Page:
The HPV vaccine marketed under Gardasil, Silgard and Cervarix is possibly the biggest vaccine hoax in the last century. HPV vaccines are nothing more than a worldwide exercise in profiteering at the expense of children's health. Due to the overwhelming amount of side effects associated with the vaccine, health agencies are now encouraging health professionals not to report adverse reactions, a clear indication that something is very wrong.
The HPV vaccine is one of the 5 vaccines I strongly recommend to avoid. There are truthfully no safe vaccines. There never was and never will be with the current misrepresented data and unproven assumptions that have spanned over a century in the making. However some are far worse than others.
In 2011, the Annals of Medicine exposed the fraudulent nature of Human papillomavirus (HPV) vaccines such as Gardasil and Cervarix. Key messages the researchers reported include a lack of evidence for any HPV vaccines in preventing cervical cancer and lack of evaluation of health risks.
Vaccinations such as HPV are not preventative, they do compromise safety and physicians will never provide accurate explanations of vaccine risks and benefits because they do not know themselves. Physicians can only rely on the information from vaccine manufacturers and since long-term pharmacokinetic effects which study the bodily absorption, distribution, metabolism and excretion of vaccines and their ingredients are never examined or analyzed, a Physician can never fully inform of patient of ANY benefits or risks.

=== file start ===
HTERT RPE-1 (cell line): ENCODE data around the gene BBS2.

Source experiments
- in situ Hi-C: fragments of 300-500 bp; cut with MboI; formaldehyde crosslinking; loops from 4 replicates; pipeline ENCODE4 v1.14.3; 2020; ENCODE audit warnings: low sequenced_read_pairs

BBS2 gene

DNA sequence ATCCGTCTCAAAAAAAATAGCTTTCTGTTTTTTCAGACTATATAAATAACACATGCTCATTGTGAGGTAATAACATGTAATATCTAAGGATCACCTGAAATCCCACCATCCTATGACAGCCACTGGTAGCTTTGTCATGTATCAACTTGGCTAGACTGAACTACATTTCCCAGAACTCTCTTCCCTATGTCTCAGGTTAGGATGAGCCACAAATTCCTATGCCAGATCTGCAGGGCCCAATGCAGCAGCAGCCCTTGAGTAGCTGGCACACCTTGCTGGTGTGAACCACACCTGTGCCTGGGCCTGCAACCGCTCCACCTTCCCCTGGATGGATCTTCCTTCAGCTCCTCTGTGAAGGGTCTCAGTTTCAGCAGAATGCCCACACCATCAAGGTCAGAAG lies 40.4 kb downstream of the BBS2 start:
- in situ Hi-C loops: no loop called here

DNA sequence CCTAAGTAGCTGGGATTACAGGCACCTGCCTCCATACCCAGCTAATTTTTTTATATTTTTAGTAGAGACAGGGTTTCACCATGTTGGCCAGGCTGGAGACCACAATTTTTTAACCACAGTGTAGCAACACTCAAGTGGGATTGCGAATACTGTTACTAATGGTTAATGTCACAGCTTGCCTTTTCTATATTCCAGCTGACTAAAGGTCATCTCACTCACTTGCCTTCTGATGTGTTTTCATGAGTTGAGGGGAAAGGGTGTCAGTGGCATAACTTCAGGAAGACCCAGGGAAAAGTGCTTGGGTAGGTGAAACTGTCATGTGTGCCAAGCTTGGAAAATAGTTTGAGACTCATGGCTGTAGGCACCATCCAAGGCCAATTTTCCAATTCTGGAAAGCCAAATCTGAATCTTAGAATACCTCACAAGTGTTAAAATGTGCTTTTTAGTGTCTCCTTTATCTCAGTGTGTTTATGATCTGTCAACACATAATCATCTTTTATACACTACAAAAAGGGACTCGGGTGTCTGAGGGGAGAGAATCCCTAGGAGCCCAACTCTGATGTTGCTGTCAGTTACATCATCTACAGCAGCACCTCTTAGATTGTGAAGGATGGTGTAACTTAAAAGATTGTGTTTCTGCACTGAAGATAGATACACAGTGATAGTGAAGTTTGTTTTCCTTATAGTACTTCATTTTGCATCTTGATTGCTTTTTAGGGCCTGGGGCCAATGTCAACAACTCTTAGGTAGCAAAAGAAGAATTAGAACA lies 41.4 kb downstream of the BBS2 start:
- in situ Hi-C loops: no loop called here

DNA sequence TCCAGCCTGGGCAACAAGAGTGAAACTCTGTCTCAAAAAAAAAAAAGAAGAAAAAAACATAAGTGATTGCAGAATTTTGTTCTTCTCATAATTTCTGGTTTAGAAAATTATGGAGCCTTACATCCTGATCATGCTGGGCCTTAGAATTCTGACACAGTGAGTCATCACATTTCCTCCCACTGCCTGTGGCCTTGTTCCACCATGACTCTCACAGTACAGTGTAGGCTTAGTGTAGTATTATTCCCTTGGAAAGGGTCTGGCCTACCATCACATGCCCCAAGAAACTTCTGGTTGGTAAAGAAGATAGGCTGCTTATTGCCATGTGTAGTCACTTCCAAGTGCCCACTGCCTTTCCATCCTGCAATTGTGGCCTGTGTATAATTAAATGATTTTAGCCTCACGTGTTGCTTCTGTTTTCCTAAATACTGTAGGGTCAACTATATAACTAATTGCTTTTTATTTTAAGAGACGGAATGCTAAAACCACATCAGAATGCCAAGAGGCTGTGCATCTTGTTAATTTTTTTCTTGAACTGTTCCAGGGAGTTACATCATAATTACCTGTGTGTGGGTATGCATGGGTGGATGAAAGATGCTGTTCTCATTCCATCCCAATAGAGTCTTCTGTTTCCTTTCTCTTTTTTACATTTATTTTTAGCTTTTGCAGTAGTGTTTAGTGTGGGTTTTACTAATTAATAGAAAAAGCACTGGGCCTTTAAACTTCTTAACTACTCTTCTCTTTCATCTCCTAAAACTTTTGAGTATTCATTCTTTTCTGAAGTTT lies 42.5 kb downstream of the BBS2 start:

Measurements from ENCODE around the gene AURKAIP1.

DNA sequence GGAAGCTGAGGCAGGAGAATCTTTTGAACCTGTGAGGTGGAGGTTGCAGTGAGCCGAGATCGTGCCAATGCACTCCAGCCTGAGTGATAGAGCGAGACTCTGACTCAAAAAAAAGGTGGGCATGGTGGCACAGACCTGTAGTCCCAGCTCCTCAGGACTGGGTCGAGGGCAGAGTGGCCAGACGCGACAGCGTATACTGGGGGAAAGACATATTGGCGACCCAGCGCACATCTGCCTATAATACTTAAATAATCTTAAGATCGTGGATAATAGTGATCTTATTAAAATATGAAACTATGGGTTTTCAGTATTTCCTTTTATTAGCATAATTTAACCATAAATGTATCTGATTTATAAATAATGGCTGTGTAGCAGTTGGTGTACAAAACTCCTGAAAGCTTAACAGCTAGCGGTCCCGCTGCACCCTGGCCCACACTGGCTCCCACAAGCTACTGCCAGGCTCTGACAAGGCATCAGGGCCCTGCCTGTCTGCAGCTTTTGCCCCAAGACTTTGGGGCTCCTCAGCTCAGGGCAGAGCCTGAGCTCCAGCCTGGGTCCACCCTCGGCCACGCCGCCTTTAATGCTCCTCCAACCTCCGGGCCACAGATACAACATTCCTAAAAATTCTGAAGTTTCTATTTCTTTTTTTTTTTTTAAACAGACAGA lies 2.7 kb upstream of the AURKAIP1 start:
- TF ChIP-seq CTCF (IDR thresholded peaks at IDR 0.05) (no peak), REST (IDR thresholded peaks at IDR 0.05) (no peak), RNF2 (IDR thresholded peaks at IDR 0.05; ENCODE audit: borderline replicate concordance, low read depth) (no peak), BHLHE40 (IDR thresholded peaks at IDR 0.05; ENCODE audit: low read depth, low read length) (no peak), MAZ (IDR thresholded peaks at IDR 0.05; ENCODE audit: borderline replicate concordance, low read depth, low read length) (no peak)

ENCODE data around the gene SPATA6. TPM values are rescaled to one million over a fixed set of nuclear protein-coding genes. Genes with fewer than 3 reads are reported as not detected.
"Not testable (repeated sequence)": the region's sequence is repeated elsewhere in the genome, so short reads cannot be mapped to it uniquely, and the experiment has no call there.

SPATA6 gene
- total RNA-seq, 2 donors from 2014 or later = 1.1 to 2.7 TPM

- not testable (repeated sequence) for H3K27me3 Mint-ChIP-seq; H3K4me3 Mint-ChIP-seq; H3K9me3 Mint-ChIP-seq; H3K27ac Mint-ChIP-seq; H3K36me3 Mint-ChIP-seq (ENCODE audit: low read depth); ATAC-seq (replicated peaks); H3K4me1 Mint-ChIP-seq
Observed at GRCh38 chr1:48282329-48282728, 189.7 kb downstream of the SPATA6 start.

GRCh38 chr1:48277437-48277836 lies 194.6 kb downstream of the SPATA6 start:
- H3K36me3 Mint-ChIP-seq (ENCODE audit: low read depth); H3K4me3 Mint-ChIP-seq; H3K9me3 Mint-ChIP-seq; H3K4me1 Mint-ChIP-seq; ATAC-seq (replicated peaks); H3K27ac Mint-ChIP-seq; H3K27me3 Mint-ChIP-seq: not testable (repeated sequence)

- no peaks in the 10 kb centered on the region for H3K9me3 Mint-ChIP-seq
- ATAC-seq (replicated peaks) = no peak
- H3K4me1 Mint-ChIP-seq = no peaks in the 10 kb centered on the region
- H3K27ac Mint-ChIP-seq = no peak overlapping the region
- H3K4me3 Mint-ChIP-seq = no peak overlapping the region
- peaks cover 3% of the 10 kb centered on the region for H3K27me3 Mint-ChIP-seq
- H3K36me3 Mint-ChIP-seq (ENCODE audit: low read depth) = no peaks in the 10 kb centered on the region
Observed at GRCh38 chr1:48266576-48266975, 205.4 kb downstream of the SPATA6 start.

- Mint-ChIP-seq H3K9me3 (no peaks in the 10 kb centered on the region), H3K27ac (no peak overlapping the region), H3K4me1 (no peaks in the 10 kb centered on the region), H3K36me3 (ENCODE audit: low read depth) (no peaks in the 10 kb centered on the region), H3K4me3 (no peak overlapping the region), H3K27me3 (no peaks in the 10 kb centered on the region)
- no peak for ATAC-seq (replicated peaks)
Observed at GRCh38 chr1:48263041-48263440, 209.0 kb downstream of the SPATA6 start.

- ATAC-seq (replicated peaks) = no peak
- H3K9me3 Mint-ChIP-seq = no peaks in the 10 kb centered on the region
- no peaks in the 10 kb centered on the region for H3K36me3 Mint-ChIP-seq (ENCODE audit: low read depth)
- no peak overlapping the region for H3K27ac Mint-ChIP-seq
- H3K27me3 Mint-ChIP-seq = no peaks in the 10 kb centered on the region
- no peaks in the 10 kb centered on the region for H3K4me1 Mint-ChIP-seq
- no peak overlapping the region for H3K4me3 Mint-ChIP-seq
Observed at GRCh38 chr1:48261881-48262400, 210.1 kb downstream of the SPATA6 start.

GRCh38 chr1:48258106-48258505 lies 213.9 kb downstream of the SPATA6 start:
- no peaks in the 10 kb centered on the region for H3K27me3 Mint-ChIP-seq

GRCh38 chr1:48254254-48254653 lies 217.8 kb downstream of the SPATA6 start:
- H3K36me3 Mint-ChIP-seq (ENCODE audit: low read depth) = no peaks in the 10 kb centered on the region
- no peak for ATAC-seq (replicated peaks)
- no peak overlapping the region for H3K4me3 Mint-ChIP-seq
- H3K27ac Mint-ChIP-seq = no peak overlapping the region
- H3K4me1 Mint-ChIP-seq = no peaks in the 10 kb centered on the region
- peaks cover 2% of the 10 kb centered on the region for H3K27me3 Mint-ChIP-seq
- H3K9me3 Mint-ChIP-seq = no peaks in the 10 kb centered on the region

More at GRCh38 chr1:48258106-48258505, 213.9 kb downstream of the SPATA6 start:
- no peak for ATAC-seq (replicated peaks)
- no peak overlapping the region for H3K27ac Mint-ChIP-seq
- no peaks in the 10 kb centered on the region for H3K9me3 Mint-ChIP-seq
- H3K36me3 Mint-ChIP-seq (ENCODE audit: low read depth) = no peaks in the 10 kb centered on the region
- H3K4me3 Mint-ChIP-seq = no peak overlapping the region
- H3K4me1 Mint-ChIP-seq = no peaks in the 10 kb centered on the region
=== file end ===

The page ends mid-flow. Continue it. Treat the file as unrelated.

False Data and Junk Science
Gardasil's manufacturer, Merck, states on their website that Gardasil does more than help prevent cervical cancer, it protects against other HPV diseases, too. Merck further claims that Gardasil does not prevent all types of cervical cancer. Similarly, the CDC and the FDA claim that the Gardasil vaccine is an important cervical cancer prevention tool that will potentially benefit the health of millions of women and based on all of the information we have today, CDC recommends HPV vaccination for the prevention of most types of cervical cancer. All four of these statements are false and at significant variance with the available evidence as they imply that Gardasil can indeed protect against some types of cervical cancer which has never been proven.
At present there are no significant data showing that either Gardasil or Cervarix (GlaxoSmithKline) can prevent any type of cervical cancer since the testing period employed was too short to evaluate long-term benefits of HPV vaccination. The longest follow-up data from phase II trials for Gardasil and Cervarix are 5 and 8.4 years, respectively, while invasive cervical cancer takes up to 20 -40 years to develop from the time of acquisition of HPV infection.
As adverse side effects from the new vaccine continue to mount, the opposition to the vaccine has grown. A lead researcher, Diane Harper, a scientist and physician who has spent 20 years developing the vaccine for human papillomavirus, says the HPV vaccine is not for younger girls, and that it is "silly" for states to be mandating them. (http://kpcnews.com - March 2007)
Here are just a few of the potential side effects caused by the HPV vaccine:
convulsions [which are serious reactions with risks of serious brain injury];
grand mal seizures and convulsions;
blood problems, leading to unexplained bruising or bleeding